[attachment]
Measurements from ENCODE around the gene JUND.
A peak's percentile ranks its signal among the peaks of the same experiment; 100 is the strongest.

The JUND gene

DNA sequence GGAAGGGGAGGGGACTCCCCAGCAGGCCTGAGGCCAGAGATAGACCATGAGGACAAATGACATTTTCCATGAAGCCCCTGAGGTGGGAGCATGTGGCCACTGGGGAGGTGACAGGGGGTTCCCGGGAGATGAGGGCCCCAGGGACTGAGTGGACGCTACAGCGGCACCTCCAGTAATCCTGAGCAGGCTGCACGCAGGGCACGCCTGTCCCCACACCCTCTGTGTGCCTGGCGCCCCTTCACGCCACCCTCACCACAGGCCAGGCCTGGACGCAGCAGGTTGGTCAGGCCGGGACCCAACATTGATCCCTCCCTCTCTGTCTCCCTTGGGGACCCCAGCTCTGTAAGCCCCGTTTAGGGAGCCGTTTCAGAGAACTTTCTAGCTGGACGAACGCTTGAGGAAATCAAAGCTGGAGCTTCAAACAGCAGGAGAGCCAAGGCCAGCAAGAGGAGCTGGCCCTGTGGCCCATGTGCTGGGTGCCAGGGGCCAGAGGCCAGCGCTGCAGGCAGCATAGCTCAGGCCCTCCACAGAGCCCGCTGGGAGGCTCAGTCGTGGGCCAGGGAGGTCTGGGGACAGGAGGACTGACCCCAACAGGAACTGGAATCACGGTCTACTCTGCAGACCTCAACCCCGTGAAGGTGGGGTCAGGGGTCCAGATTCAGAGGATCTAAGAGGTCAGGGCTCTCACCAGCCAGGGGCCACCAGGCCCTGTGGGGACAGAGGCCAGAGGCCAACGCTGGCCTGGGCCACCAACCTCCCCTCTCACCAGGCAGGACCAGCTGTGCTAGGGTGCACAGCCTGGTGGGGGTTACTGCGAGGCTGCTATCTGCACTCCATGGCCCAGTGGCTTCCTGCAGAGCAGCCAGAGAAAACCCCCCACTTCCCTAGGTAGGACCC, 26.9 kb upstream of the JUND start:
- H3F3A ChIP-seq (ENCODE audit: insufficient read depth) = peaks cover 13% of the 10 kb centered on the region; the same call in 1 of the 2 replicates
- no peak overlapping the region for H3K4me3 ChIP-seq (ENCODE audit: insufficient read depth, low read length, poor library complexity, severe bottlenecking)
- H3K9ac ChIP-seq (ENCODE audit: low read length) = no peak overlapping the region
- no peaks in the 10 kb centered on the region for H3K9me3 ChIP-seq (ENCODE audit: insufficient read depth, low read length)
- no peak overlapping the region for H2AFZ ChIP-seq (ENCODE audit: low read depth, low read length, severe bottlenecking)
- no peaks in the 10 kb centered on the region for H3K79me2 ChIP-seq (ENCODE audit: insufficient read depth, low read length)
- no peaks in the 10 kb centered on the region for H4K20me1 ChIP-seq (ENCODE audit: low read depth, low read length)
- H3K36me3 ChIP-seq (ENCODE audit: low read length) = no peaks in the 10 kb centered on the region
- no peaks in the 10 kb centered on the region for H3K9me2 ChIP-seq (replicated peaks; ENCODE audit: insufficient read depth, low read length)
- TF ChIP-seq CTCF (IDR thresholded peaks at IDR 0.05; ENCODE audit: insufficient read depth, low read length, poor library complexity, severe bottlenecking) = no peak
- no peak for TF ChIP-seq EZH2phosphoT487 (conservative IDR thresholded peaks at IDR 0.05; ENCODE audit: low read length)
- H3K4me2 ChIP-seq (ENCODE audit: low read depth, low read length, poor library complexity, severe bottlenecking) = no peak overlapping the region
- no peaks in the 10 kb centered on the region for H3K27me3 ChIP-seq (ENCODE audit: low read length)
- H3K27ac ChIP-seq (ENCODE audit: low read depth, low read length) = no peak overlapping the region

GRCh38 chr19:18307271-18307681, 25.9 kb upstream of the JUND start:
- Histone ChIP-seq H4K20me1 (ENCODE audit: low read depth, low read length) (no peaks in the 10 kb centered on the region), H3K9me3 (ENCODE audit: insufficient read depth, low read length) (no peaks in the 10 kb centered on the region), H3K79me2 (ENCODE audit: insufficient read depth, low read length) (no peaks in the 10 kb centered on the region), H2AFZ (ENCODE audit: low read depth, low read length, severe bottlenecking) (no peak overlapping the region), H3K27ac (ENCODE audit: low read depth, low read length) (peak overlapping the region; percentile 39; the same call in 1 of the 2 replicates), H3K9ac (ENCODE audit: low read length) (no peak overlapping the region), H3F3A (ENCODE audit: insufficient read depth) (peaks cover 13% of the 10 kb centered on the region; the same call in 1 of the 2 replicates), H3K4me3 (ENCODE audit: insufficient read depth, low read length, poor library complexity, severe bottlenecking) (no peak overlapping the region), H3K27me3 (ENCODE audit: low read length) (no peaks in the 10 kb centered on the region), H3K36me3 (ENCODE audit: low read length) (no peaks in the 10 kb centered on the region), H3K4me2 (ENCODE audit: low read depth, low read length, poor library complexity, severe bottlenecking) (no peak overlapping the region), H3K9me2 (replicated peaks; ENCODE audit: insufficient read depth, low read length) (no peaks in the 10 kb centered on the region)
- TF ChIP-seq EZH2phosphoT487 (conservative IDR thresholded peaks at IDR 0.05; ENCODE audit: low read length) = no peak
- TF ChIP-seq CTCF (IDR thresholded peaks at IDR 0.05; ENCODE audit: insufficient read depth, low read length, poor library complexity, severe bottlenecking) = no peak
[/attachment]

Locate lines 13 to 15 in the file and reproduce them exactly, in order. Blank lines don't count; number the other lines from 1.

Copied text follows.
- no peaks in the 10 kb centered on the region for H3K9me2 ChIP-seq (replicated peaks; ENCODE audit: insufficient read depth, low read length)
- TF ChIP-seq CTCF (IDR thresholded peaks at IDR 0.05; ENCODE audit: insufficient read depth, low read length, poor library complexity, severe bottlenecking) = no peak
- no peak for TF ChIP-seq EZH2phosphoT487 (conservative IDR thresholded peaks at IDR 0.05; ENCODE audit: low read length)